All parties have shown that transport infrastructure needs to be fit to meet the demands of the economy, but part of this will be about local control.
All the parties agree that a well-developed transport system that is fit for the demands of the 21st century is crucial to support economic growth and jobs and this is reflected in their party manifestos.
The Conservatives propose to invest a total of £38 billion in the railway network, including £13 billion specifically earmarked for transport in the North, and to devolve powers over transport to large cities, on the condition that they have an elected mayor. The Labour Party wants to give city regions more regulatory powers over transport delivery, specifically local buses. The Lib Dems would introduce longer-term funding settlements for transport and devolve some powers to local areas. The Green Party places most emphasis on managing demand and propose to reduce journeys by car and encourage a switch to walking, cycling and public transport.
On deciding where and what transport projects to invest in, Labour proposes to set up an independent National Infrastructure Commission that will make recommendations to government, monitor the implementation of the projects, and hold government to account.
HS2 features in every manifesto. But while the Conservatives, Lib Dems and Labour (albeit with a pledge to keep costs down) would go ahead with it, the Greens and UKIP would scrap the project. The SNP supports the extension of the high speed rail network to Edinburgh and Glasgow, while the Conservatives pledge to deliver HS3, improving rail connections between Leeds and Manchester.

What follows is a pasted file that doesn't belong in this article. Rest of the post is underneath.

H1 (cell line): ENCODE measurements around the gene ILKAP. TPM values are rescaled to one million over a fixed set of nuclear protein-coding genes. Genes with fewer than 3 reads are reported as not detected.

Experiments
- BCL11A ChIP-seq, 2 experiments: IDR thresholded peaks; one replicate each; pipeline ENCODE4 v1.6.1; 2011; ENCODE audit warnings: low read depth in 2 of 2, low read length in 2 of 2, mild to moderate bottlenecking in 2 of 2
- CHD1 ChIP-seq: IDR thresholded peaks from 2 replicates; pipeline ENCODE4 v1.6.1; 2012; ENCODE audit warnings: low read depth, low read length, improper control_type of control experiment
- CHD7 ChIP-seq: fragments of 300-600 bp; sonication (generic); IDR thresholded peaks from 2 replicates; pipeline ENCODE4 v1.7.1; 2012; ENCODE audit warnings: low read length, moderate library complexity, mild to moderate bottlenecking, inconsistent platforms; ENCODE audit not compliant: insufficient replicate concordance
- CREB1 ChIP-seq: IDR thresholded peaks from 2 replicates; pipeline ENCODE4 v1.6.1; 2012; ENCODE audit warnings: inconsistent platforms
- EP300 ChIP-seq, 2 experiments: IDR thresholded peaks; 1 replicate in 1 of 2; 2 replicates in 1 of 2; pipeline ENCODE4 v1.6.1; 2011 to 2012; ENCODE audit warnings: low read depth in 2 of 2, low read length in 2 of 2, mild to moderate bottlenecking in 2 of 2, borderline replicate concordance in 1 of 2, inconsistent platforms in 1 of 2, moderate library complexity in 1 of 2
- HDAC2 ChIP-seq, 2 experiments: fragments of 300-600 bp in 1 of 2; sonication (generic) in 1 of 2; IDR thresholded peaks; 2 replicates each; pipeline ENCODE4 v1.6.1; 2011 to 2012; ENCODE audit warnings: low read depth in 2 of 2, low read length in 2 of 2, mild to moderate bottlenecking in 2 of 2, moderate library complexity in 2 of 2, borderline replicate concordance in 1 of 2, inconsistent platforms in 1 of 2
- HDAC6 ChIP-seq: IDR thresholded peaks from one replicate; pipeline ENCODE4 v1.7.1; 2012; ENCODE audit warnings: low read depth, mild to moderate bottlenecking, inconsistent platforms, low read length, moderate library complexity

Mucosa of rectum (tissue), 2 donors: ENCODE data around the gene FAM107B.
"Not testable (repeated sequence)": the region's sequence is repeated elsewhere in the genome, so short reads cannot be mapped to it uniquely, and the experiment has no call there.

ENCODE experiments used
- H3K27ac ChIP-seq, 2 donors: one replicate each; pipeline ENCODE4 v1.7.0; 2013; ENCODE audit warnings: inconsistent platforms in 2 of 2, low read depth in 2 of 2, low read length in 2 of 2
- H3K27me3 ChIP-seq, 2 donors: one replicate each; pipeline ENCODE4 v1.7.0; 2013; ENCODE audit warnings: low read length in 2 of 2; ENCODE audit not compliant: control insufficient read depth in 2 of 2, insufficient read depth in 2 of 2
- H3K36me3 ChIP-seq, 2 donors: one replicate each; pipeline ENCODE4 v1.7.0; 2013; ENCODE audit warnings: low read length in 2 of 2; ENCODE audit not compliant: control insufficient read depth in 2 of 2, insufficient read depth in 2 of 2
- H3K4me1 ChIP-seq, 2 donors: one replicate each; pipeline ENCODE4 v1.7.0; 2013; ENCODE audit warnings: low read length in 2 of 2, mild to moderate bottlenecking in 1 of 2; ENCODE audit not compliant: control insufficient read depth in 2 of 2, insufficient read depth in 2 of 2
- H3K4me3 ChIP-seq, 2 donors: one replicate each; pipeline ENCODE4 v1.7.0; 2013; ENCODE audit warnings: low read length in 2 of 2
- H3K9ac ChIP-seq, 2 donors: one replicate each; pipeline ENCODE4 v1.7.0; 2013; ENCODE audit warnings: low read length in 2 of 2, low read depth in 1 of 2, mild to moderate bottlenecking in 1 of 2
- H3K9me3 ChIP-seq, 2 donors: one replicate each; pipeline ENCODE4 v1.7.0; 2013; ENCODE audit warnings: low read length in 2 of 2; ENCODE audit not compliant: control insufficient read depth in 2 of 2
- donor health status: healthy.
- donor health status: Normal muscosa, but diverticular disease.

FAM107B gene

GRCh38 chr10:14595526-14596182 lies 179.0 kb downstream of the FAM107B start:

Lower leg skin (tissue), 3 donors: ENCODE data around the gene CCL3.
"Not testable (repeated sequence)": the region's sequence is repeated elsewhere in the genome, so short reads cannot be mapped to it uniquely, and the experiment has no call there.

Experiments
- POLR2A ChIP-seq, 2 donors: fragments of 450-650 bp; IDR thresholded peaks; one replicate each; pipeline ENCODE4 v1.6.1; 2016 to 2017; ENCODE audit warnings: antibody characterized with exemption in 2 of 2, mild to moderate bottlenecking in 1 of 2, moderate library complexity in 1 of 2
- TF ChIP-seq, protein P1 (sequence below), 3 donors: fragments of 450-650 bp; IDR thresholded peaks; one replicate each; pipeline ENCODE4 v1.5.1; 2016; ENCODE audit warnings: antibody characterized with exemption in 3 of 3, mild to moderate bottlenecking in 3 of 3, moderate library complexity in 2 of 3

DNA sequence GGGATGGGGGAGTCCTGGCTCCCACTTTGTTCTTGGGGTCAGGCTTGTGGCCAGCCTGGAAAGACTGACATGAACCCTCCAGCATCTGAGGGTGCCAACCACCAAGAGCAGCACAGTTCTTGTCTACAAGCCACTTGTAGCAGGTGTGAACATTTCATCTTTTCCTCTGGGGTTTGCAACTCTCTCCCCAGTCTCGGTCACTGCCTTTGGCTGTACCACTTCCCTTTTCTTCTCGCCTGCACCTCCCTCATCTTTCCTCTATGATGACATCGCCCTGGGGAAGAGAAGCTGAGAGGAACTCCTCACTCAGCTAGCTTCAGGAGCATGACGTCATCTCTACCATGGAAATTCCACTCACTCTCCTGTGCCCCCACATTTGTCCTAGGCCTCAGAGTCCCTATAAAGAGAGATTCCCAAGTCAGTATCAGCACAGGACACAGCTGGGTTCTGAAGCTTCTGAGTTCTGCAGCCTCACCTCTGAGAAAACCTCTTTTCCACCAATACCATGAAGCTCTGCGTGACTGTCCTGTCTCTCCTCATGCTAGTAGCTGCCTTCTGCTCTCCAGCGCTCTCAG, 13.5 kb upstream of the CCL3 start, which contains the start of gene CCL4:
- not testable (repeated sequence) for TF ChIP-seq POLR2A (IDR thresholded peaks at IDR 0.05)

The major parties are in agreement in principle, if not in detail, on the major inter-city projects that should take place but the degree to which they propose to support cities to deliver more effective intra-city, or city-region, transport varies. While the Conservatives would continue to focus on major city-regions, Labour and the Lib Dems propose plans for transferring more powers to all local areas – Labour mentions city and county regions in particular – with a focus on buses and smart-ticketing.
The focus on city-region transport is important. Almost half of commuters in cities live and work in different local authorities and this number is likely to increase – the census shows that in the past decade, the distance that commuters travel to work has increased. But at present, many city-region transport networks remain fragmented.
The commitments made by all the parties to improving Britain’s transport system are welcome. Good transport and connectivity, both inter- and intra-city are crucial to supporting the growth of cities. Successful cities need continued investment in transport to ease congestion and continue to be attractive places for businesses and people. And they also need more control over how their transport systems operate in order to deliver the more integrated and coordinated transport networks that people and firms depend on.
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